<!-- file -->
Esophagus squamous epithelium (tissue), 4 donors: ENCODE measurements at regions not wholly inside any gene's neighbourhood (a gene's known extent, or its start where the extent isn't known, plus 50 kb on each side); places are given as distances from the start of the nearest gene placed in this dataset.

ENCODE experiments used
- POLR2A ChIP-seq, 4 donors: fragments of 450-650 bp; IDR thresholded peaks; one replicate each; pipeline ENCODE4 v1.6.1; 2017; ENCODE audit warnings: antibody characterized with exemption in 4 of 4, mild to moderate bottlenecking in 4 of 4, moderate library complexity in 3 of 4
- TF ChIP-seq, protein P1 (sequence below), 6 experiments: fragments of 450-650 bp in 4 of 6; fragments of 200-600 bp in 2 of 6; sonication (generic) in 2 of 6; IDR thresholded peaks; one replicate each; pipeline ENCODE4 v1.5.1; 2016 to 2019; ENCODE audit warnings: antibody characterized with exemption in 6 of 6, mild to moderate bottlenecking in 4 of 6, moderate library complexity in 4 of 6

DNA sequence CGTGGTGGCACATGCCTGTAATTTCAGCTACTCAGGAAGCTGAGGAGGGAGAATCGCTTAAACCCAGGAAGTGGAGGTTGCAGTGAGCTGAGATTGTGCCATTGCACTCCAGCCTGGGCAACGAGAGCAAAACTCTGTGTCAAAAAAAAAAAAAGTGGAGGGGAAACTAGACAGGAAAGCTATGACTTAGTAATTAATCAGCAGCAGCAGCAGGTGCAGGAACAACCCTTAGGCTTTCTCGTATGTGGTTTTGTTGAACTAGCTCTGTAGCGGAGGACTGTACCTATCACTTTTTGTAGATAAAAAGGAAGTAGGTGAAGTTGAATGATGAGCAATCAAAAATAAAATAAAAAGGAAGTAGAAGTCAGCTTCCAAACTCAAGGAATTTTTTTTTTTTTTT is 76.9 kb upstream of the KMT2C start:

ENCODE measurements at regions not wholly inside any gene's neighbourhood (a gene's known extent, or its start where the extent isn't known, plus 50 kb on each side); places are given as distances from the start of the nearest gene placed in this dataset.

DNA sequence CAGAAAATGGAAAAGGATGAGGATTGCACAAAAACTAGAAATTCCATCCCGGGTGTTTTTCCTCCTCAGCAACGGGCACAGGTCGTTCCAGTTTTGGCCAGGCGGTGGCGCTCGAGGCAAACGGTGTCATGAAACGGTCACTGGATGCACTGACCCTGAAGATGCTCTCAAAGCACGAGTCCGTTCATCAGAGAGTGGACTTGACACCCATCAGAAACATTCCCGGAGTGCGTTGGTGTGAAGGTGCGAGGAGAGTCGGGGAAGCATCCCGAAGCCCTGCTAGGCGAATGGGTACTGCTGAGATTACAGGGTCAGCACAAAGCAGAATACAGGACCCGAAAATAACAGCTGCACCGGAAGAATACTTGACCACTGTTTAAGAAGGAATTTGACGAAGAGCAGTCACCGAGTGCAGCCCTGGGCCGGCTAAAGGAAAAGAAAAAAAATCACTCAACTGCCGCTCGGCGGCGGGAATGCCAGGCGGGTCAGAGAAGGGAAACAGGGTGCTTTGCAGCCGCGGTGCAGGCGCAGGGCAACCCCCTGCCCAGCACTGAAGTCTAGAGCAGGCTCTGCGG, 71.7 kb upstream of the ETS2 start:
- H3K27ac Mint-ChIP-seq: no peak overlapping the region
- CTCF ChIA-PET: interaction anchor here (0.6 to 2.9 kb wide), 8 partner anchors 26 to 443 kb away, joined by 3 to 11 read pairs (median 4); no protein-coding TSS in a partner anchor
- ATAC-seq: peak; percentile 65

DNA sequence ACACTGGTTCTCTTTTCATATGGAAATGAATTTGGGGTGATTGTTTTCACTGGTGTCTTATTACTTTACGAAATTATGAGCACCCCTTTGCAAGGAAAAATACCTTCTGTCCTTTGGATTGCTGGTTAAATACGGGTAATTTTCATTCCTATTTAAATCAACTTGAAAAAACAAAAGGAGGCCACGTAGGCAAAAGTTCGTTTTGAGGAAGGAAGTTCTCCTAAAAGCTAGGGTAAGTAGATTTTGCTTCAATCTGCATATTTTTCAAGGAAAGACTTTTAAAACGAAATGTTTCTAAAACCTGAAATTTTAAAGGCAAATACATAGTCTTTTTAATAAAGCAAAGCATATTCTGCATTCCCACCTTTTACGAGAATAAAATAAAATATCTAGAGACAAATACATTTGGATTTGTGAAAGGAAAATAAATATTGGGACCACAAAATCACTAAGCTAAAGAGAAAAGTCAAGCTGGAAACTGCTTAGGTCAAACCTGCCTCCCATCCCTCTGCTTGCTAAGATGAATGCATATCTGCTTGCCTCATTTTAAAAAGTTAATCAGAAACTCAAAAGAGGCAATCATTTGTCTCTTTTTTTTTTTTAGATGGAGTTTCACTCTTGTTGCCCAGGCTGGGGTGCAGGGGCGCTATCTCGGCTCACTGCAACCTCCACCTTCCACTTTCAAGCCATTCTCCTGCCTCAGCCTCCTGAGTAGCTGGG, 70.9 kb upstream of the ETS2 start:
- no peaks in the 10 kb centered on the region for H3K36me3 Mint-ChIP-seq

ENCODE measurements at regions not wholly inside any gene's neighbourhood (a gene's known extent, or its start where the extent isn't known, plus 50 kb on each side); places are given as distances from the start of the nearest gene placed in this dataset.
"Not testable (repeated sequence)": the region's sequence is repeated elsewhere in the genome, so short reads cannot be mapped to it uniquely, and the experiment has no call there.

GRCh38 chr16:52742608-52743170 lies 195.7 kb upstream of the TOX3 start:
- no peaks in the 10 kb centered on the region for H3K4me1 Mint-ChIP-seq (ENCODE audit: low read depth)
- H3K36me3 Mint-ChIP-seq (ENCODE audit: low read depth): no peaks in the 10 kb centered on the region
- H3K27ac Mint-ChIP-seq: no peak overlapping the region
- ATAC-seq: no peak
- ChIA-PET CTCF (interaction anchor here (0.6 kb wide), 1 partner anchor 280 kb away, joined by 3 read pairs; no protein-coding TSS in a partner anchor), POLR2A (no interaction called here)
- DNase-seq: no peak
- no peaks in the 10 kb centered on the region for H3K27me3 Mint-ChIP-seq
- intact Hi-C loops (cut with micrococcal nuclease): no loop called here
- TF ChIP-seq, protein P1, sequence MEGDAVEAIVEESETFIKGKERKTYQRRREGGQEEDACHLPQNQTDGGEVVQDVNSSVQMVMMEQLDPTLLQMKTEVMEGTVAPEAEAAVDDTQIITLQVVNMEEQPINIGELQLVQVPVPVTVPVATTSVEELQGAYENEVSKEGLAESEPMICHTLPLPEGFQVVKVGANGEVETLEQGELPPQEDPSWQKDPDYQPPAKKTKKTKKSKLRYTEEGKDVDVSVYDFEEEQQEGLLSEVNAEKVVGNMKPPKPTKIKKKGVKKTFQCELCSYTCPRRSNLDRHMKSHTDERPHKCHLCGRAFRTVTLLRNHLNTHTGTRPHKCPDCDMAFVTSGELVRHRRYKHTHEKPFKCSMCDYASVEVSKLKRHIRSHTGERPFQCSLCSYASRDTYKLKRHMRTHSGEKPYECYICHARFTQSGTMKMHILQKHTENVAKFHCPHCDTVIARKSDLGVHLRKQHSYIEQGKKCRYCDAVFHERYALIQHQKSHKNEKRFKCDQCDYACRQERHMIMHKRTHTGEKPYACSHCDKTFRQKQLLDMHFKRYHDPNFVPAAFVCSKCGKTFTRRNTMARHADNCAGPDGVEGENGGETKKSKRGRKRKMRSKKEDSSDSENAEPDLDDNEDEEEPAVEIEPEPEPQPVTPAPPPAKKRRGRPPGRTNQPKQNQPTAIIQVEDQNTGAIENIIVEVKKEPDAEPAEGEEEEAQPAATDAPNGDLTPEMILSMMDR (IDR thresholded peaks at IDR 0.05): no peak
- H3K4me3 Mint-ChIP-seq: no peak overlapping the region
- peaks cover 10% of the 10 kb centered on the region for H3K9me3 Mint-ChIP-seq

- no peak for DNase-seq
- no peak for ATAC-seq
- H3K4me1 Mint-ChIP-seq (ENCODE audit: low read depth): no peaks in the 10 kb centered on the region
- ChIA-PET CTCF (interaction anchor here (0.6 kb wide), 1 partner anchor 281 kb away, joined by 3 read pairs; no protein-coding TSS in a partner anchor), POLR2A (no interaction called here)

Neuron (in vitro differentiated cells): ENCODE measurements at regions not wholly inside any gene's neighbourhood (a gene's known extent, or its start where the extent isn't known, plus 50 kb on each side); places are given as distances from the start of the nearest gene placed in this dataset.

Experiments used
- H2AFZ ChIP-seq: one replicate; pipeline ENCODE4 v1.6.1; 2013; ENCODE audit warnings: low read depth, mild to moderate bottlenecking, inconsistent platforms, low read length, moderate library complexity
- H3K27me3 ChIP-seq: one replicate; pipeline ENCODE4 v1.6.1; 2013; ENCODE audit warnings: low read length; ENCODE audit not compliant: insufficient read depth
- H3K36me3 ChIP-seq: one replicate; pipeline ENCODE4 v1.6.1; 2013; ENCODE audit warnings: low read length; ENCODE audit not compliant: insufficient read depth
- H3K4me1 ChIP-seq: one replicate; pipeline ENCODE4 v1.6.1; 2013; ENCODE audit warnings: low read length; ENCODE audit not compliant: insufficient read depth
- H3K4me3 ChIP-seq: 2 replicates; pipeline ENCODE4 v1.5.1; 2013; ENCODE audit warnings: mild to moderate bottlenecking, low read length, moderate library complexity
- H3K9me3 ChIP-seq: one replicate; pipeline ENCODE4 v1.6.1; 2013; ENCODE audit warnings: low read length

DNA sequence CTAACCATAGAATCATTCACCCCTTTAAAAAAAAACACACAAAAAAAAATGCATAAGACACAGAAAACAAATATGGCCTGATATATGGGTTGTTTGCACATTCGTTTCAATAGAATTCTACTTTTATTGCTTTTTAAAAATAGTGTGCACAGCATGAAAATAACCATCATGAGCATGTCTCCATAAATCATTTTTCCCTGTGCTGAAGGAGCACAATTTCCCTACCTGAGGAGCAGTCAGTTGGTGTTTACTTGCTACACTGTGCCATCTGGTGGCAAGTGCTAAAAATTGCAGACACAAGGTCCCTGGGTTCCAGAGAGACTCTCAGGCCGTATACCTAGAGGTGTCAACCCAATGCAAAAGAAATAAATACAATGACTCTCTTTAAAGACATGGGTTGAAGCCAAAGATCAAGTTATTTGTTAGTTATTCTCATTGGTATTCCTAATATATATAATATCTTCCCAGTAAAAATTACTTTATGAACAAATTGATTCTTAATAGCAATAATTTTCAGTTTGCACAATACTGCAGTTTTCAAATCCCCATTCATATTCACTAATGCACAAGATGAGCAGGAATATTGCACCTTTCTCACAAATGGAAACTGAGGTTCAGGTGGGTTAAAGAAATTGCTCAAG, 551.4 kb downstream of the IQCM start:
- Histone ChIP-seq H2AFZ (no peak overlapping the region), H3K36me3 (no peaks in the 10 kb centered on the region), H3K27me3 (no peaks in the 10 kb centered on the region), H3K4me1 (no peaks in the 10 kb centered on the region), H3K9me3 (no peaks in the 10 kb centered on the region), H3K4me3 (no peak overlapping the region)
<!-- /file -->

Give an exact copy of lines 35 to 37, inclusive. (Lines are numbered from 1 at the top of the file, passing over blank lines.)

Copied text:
- H3K36me3 ChIP-seq: one replicate; pipeline ENCODE4 v1.6.1; 2013; ENCODE audit warnings: low read length; ENCODE audit not compliant: insufficient read depth
- H3K4me1 ChIP-seq: one replicate; pipeline ENCODE4 v1.6.1; 2013; ENCODE audit warnings: low read length; ENCODE audit not compliant: insufficient read depth
- H3K4me3 ChIP-seq: 2 replicates; pipeline ENCODE4 v1.5.1; 2013; ENCODE audit warnings: mild to moderate bottlenecking, low read length, moderate library complexity